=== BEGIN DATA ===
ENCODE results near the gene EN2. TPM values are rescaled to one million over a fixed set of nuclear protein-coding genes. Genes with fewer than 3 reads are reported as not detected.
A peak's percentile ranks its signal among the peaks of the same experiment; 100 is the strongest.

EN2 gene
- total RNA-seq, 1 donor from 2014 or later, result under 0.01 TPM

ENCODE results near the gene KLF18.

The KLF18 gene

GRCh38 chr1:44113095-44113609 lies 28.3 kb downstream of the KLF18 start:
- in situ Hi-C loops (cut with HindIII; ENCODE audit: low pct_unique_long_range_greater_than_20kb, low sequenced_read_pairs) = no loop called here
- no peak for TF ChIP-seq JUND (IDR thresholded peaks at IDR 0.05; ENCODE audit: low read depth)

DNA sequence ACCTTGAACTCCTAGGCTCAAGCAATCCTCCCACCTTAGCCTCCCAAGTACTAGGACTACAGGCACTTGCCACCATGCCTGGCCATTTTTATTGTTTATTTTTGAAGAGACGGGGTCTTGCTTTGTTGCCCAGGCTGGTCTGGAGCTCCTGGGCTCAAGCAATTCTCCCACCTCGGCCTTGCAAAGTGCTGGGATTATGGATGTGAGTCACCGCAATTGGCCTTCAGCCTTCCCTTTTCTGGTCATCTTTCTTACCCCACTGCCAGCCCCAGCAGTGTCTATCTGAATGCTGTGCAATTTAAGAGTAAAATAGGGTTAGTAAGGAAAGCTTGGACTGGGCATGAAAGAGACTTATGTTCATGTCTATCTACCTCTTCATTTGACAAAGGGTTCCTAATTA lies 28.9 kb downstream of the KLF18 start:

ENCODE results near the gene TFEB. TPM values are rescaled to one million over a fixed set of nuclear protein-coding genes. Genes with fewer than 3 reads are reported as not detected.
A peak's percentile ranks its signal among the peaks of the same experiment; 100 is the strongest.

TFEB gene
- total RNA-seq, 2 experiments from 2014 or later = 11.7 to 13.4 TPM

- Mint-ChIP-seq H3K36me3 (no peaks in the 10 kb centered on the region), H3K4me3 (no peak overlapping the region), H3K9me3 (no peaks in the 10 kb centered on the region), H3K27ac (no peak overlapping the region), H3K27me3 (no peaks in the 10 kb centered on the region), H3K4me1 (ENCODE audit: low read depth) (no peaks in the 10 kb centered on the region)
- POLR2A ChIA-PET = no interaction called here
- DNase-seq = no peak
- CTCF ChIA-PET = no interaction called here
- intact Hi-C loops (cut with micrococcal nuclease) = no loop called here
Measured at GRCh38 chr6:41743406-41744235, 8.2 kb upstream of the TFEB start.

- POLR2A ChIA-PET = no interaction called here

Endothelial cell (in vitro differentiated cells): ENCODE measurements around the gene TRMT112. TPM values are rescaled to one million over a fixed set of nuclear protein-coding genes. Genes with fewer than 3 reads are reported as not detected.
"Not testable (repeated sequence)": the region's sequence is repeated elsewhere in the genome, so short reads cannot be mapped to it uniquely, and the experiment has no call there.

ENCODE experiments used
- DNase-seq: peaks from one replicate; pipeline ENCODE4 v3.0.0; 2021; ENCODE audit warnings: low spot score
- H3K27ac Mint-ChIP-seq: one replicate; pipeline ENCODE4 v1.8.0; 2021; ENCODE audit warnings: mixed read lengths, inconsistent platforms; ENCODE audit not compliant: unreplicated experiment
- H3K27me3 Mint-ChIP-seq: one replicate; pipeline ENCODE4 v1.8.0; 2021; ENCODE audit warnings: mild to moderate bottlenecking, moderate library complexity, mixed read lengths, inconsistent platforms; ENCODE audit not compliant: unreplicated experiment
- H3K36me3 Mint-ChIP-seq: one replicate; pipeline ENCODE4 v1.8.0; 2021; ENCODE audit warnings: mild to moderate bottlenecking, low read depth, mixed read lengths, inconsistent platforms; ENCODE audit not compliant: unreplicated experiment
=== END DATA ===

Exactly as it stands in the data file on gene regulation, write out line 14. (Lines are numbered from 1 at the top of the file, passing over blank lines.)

- total RNA-seq, 2 experiments from 2014 or later = 11.7 to 13.4 TPM